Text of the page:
That Old Tax Magic

Americans – and taxpayers in many other countries – need a more transparent approach to assessing political contenders’ budget proposals. Candidates to lead their countries should not be allowed to get away with speaking in generalities or engaging in vague rhetorical flourishes.

WASHINGTON, DC – Tax time in the United States – the dreaded mid-April deadline for filing annual income-tax forms – has come and gone. The system, Americans have been reminded, has become painfully complex, with many a loophole through which one might try to squeeze. The fear of an audit by the Internal Revenue Service lurks in homes across the country.

At such a sensitive time, it is no surprise to hear politicians pitching the idea of “tax reform” – suggesting that they can simplify the system, close loopholes, and use the proceeds to reduce tax rates. The allure of such appeals is that a crackdown on others’ tax avoidance will mean that you personally will pay less in taxes.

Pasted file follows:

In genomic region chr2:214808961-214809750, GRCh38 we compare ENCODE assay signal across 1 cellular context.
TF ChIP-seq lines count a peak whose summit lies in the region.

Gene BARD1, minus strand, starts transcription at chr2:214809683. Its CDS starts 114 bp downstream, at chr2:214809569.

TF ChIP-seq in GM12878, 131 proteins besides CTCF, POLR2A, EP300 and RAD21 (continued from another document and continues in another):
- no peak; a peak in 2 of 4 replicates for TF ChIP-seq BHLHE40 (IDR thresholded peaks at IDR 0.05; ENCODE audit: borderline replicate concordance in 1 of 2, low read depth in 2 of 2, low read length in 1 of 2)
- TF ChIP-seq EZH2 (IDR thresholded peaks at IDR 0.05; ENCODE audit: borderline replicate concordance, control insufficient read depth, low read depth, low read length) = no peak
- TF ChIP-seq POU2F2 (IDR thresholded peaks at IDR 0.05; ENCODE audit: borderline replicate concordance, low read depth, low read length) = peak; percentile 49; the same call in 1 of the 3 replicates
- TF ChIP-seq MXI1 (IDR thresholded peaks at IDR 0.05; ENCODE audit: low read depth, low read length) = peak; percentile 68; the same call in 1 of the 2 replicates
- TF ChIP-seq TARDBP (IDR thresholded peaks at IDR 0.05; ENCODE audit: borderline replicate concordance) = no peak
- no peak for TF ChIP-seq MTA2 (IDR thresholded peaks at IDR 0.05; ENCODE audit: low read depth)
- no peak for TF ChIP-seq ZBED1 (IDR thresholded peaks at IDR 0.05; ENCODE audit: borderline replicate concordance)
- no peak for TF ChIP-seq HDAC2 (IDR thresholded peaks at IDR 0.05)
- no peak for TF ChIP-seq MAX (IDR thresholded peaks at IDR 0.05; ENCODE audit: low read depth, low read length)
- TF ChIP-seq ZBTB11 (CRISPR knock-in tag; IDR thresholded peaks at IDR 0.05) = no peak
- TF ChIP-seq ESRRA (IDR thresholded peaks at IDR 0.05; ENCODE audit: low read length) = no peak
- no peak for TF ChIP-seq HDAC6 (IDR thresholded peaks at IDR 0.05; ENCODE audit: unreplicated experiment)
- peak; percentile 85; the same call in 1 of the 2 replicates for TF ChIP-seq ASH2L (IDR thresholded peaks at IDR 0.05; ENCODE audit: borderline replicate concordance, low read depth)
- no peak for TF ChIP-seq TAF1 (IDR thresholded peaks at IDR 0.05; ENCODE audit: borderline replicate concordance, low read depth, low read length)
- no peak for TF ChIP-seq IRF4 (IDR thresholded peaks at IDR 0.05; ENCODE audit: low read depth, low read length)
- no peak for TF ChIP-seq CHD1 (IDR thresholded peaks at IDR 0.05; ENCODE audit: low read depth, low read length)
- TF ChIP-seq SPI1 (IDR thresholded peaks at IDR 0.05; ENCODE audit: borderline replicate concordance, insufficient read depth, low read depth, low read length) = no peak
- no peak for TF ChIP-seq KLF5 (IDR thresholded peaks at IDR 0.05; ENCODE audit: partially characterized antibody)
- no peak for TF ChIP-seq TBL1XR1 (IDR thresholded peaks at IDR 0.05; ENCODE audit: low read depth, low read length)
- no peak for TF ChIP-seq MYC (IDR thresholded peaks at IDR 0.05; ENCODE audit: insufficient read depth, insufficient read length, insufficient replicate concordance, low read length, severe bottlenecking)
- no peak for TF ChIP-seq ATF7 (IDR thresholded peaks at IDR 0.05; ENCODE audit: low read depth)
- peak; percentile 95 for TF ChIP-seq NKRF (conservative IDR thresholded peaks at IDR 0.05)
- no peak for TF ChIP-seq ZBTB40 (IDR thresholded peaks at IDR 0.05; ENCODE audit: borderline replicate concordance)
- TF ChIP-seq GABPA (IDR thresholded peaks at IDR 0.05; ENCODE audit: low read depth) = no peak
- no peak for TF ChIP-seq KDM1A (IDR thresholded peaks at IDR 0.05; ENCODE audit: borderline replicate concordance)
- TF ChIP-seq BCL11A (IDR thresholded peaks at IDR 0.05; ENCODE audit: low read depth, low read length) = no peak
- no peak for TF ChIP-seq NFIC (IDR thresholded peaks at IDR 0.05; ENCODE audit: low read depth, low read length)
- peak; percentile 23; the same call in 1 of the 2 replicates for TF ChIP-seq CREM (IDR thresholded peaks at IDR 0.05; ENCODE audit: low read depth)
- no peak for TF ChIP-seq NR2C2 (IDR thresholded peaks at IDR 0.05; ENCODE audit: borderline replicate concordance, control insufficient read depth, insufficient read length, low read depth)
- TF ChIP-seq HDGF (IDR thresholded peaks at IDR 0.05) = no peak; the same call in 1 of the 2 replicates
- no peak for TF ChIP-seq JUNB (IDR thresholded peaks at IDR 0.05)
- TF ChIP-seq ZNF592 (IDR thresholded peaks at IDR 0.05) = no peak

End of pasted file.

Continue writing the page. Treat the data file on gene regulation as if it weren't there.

In the policy jargon increasingly heard in today’s political discourse, tax reform will be “revenue neutral” – meaning that it will not worsen the budget deficit or drive up the national debt. The broader subliminal message is that you can have whatever you currently expect in terms of government services for less than it costs you now.

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